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Country Boy Makin' Noise

The Years have gone by and we’re still hearing sort of the same old rap. I mean we’ve gone from our NWA’s to Tupac’s and Biggies. Now we have our 50 cents and Eminem’s. Our Jay-Z’s and Diddy’s. It’s obvious that the time has come for new and young artists to step into the rap game. I’m not talking about the J-kwon’s and Chingy’s. I’m talking about those young cats that are doing their thing on the Underground scene. I recently caught up with and had the opportunity to interview a young new comer, who is one of the many elbowing his way to the forefront. He goes by the name of “J-ROC”, which is self –explanatory he states. “Listen to my music and you’ll see the reason I’m known as ROC.”

GW: So…Where are you from? What small town is it that you’re representing?

JROC: “Well, I’m from a small, country town in South East Georgia, known as DuPont…
Most people call it the WOODYARD..”

GW: So what’s your family like?

JROC: “Country as Hell! I grew up in a house of 4. My mom, my stepdad, my sister, and my stepbrother TEZ. My folks provided as much as they could so I can’t complain. My biological dad wasn’t there but hey, his mf’ing loss!

GW: What exactly is it that got you into the whole rapping thing?

JROC: “Shit, I guess you could say that my stepbrother really is the one that got me interested in rapping. I mean he was always writing and rhyming, and I guess I just sat back and took it all in.”

GW: Who’s better, you or your stepbrother?

JROC: “He really can’t be compared to me! I’m on a whole different level. He’s tight tho’, but not as tight as me.”

GW: I understand that you’ve actually made about 3 underground CDs?

JROC: “Yeah, you might see me without a pen and paper maybe two days out of the week.” The cd’s were low budget cd’s but the hood(s) got the message and they know I “Raise Hell” with a microphone in my hand!

GW: So you’re constantly writing. What exactly is it that you write/rap about?

JROC: “Most rappers talk about their Escalades and Navigators on 24’s or betta, I don’t have all that, not yet anyway.” (He laughs and then goes on to talk about how people usually think of drugs, guns, and gangstaz when it comes to rap music.) “It ain’t all about that. It’s really all about real-life situations. I rap about things that I have experienced or at least have some knowledge of.” It would make no sense for me to rap about ridin’ in truck with 24s, and I don’t have that, feel me?” “I try to be as real as I can. Ain’t no fakin’ or frontin’ova hea.”

GW: What do you think about other rappers that are doing their thing at this moment?

JROC: “Good a$$ question. I ain’t tryna knock nobody for what they doin’ or whateva, coz Shit we just alike as far as trying to get our music heard and stuff. I won’t say any names, but I’m tired of rappers tryna be like other rappers. Now you have to be more specific than that. “What I’m sayin’ is that it ain’t right that folks out there being like the people that sort of put them out there and now they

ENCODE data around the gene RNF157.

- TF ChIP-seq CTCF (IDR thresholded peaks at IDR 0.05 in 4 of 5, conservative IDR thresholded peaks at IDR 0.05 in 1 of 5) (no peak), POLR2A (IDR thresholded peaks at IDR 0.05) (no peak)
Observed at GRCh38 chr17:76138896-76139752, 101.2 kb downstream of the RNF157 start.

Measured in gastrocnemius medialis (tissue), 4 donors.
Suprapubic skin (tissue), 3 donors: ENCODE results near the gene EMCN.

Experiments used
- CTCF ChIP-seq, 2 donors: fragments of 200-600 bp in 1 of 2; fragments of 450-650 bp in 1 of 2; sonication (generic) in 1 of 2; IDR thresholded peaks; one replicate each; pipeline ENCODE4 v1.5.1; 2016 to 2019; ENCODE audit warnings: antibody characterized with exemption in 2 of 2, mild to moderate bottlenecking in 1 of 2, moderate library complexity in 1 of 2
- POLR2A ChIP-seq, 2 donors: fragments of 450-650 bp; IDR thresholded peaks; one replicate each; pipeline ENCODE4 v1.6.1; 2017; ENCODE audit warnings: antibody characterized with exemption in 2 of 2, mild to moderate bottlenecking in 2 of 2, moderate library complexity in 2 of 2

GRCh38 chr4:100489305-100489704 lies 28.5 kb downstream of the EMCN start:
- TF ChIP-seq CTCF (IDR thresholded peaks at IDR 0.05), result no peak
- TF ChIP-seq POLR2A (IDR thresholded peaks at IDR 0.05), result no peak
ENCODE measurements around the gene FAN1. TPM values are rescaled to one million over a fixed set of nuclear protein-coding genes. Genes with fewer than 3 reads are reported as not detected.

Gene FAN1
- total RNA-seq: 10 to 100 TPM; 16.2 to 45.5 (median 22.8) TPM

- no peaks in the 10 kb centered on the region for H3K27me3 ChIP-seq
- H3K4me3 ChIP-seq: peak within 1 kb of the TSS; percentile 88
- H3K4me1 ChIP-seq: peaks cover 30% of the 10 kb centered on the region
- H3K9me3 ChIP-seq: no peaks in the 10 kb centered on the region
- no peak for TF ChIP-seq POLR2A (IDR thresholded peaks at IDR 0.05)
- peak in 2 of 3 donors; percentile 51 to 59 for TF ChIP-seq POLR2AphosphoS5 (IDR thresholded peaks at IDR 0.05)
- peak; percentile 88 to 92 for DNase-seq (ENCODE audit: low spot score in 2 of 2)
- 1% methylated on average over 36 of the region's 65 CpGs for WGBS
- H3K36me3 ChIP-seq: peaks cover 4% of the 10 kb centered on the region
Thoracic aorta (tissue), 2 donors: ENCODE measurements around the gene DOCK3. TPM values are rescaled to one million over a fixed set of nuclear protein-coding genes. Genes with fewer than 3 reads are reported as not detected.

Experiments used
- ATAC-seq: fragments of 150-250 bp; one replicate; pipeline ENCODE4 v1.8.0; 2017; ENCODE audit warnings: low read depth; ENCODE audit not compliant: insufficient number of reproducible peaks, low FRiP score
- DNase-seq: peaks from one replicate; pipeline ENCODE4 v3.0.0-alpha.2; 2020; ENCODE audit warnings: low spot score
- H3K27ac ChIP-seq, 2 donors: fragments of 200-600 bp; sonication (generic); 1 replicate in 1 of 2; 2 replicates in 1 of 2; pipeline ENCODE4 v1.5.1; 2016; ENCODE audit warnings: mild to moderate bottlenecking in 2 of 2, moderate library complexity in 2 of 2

making money off of it. I aint saying know names but we all know who doing this $#it. I ain’t the only one that feels this way. I’m fasho that there’s plenty otha folks out there that’s thinkin’ the same Shit. Just ain’t real enough to put it out there.”

GW: Well I was just about to ask is there is anything or anyone out right now that you aren’t really feeling that’s in the rap game. Care to share any names?

JROC: “Naw! I’m a soldier for paper, a certified paper chaser and I don’t call out names or talk down unless provoked! Feel me? All I have to say on this issue is that I don’t cater to those that bite off other artist(s). BRING YOUR OWN STYLE! BE REAL!

GW: How do you see hip-hop and yourself? Do you look at it as a career or you know, just a hobby?

JROC: “I definitely don’t look at it as being a hobby. I mean it could go as a hobby, but it’s more serious than that. Rhyming is something I do daily. It takes talent to rap. It’s a blessing that I’m able to do my thang. I definitely see hip-hop as being maybe a career or maybe some type of art.”

GW: Now let’s talk a lil’ music. Your CD, which is currently available at FYE stores, is called “Raising Hell.” What’s up with that? I mean what is it that a 20 year old needs to “raise hell” about?

JROC: “Go get tha’ album and you’ll see.” “On the serious tip, it’s all about me and my life. I’ve gone through so much to actually get to this point! I mean to a point where the world, not just Clinch County (which is where he lives), can hear my music and see what I got to bring to the table. And please believe I’m gone bring it!” “Raising Hell” is all about how hungry I am to get into this rap game. “I’ve been hungry for 20 years now. And until I get fed the way I wanna be fed, I’m gone continue to be hungry. This is like that one chance that you don’t normally get. I feel like I gotta take it and run with it,
ya know?”

GW: Now if fans wanted to listen to your music where would they go?

JROC: “You can check out www.WoodYardEntertainment.com. Whateva’ ya need to know is all up there.” Or you can catch me on Myspace.com/jrocartist, I gets much love on that page!

Now if those aren’t the words of a hungry, young artist, then I don’t know what is. I recently listened to one of his songs from one of the previous albums, and there was a verse that stated, “19 years old, ready to up and go, make some Sh#@ explode.” So maybe it is time for this young cat to rise to fame, and put it down for South Georgia.
If you’re living in South Georgia you should be well aware of what J-ROC is about. If not, maybe you should reread this article, go check out the site, and then go cop the album!

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